The way this game doles out stat upgrades really just doesn’t work for me. Level ups give you three choices – +1 HP, +3 badge points, and +3 special attack points. That’s it. What this ultimately means is that your power curve is tied to badges. Early on most of these are simple things – +1 defense to the back row character, automatic kills of weak enemies, etc. By the point I’m at, I can start to see some more interesting possibilities emerging – for example, a badge that causes a character to get poisoned and a badge that increases defense for a poisoned character. However, I don’t have anything resembling a complete set of badges to execute an actual strategy. For example, I don’t have anything to match with poisons that increases healing to mitigate the inherent damage or increase attack to reduce turns in the fights while poisoned. And sure, there’s food that can temporarily boost things to help you out more but they’re temporary, they’re consumable, and they require you to take up slots in an extremely limited inventory, so it also feels less than ideal to follow after.

In lieu of stat upgrades, strategies like these would be interesting and fun as a mechanical choice, but there’s just such a slow rate of giving out the more interesting badges that I don’t know when I’m going to actually be able to have fun using those types of things. It would be one thing if that was the late game goal and early to mid game were supplemented by stat increases, but I’m also not getting those. My 3 point attack at minute 0 is the same 3 point attack that I have at hour 10, and it’s largely what I do against any trash. The problem is that the trash has gone from 4 to 10 HP in that time, and the only thing I’ve gained is some HP to stay alive a bit longer. It’s caused the pace of battles to slow tremendously for no reason other than lack of power to push through the fights.

It’s such a small mechanical difference from most RPGs, but it’s really wrecking the experience for me. I want to have combat filled with interesting strategies, but I also want to feel like I’m gaining power. Sure, I’ve added some special attacks in that time so intuitively I have more tools at my disposal, but it doesn’t feel like I’m making progress. Something that took two rounds hours ago still takes two rounds, and it will continue to take two rounds until some currently undetermined time at which I find attack up badges or find a complete set to execute some fun strategy.

What it ended up doing was kind of a compound thing. I knew that I needed to do side content to hopefully find some cool rewards, but I didn’t want to do side content because so many of them don’t give cool rewards. I also didn’t necessarily want to push story content because I was getting to a point where normal trash fights were taking more time than I cared to get through, but because stats aren’t earned through leveling it made no sense to do even a small typical grinding pass to alleviate some of the slower pace. Spending a bunch of time fighting trash that gives no XP because it’s “weak” despite taking the same amount of time to kill as five hours ago is pretty discouraging. Finishing those combat sections and getting 20 or 30 berries instead of a useful badge is even more discouraging.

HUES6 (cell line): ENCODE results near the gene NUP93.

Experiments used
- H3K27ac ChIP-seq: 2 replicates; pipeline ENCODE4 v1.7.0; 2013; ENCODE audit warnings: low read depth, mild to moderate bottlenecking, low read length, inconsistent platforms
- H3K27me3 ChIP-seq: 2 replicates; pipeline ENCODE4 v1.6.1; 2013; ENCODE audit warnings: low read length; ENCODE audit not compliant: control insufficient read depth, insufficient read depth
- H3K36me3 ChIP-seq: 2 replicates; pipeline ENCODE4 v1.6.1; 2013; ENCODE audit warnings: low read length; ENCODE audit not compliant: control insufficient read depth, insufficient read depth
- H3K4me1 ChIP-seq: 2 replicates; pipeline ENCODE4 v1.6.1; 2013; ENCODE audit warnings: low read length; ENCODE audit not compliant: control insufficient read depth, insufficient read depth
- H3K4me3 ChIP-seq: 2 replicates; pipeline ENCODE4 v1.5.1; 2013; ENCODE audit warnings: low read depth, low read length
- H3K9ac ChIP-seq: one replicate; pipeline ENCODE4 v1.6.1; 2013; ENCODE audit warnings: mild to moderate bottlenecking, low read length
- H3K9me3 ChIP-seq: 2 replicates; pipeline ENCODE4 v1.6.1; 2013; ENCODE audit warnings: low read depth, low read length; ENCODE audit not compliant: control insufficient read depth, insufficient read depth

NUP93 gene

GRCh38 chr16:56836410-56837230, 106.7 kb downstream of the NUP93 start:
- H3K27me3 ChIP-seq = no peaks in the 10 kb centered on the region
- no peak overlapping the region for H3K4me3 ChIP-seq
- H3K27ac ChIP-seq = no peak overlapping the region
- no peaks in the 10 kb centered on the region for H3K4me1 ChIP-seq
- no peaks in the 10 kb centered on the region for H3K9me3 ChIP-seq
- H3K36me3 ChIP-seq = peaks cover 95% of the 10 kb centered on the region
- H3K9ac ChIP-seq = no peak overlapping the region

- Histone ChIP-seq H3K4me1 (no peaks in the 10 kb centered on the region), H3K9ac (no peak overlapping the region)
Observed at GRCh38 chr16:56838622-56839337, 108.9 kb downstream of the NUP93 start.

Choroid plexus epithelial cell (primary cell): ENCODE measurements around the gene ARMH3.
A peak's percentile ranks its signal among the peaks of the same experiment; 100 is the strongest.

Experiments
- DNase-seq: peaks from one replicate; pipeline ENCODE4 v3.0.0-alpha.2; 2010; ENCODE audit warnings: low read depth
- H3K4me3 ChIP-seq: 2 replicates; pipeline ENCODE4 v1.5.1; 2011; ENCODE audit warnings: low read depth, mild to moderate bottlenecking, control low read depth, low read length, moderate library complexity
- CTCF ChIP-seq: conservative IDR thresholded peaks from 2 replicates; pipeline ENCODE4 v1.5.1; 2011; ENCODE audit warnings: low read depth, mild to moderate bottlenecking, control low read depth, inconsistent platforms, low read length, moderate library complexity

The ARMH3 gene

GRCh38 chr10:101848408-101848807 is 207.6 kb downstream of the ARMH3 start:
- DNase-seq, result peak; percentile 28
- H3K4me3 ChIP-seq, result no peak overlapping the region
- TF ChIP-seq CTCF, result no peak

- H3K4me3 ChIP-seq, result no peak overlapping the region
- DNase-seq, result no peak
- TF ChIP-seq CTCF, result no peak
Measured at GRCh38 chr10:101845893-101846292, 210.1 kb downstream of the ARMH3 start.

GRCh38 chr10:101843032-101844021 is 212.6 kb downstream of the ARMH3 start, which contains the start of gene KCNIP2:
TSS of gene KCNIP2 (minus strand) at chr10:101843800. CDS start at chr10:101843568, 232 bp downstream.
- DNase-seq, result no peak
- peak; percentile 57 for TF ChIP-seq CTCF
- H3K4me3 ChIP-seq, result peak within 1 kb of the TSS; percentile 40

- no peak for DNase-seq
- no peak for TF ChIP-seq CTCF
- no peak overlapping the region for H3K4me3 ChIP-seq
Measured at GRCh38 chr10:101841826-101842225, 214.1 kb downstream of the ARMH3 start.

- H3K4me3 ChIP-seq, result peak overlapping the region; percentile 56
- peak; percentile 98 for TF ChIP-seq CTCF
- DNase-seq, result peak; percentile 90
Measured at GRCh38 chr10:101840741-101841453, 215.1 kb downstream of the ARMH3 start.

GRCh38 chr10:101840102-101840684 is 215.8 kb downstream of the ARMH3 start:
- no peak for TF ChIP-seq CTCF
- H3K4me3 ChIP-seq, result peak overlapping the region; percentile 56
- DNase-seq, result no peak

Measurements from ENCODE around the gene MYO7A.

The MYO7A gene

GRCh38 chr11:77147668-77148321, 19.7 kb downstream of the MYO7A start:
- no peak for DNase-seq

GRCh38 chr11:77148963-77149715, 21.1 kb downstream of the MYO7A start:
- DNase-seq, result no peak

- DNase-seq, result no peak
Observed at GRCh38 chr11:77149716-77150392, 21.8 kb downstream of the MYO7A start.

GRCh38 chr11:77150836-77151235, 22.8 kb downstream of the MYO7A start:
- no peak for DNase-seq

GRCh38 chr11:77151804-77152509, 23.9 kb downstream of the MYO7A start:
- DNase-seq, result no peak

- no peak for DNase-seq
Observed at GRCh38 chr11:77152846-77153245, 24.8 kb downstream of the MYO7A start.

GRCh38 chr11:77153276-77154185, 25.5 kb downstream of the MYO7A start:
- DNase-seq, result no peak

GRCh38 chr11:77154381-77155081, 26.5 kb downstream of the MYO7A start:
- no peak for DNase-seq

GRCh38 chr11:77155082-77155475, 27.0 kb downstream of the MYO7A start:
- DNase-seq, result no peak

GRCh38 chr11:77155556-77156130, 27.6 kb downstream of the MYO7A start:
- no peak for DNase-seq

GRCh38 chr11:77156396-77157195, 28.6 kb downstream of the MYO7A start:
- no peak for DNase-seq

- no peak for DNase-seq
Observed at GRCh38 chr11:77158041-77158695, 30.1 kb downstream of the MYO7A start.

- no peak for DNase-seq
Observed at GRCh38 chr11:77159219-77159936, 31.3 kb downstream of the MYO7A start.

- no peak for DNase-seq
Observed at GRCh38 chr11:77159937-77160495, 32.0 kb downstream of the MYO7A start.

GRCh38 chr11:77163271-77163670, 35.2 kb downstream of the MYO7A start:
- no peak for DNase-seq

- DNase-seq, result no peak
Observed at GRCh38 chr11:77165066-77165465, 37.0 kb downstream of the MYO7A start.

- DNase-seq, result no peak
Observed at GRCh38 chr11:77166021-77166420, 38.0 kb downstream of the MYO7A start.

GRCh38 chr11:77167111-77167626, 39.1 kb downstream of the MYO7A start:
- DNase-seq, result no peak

The unfortunate thing is that in a vacuum I really like what they did here. The combat clearly understood what people liked about old Paper Mario. You can reduce incoming damage with well timed button inputs, including a couple different tiers based on how precise you were. Each enemy has very different timing and tells, so you have to learn and memorize enemies. Attacks are similar, with each character having their own flavor of action inputs to increase the damage being done. Each character also has important strengths that play into combat strategy. The bee can knock down flying units. The beetle can flip over armored units. The moth can throw magic which is super effective against specific enemy types. Outside of the lack of power curve, the combat just works extremely well so it’s frustrating that stats are the thing really throwing me off.

This is ultimately a thing where my lack of patience is doing me in here. I get why people enjoy it and for the most part I really like the core mechanics at play but it just is hitting the wrong notes for me. I just want to feel like my time is being rewarded in a consistent manner, and typically for RPGs that would be through token stat increases and gearing. It doesn’t even have to be huge to feel effective in a game like this with such small numbers. Adding a +1 to one stat on one character each level would already be huge. Having the badges then supplement those stat increases to bring in interesting combat strategies would just be icing at that point. As it stands right now, the question mark of when I’ll feel more powerful, or even if I happen to do the right content to get those badges to do so is always just hanging over my head, causing me to fall off this game.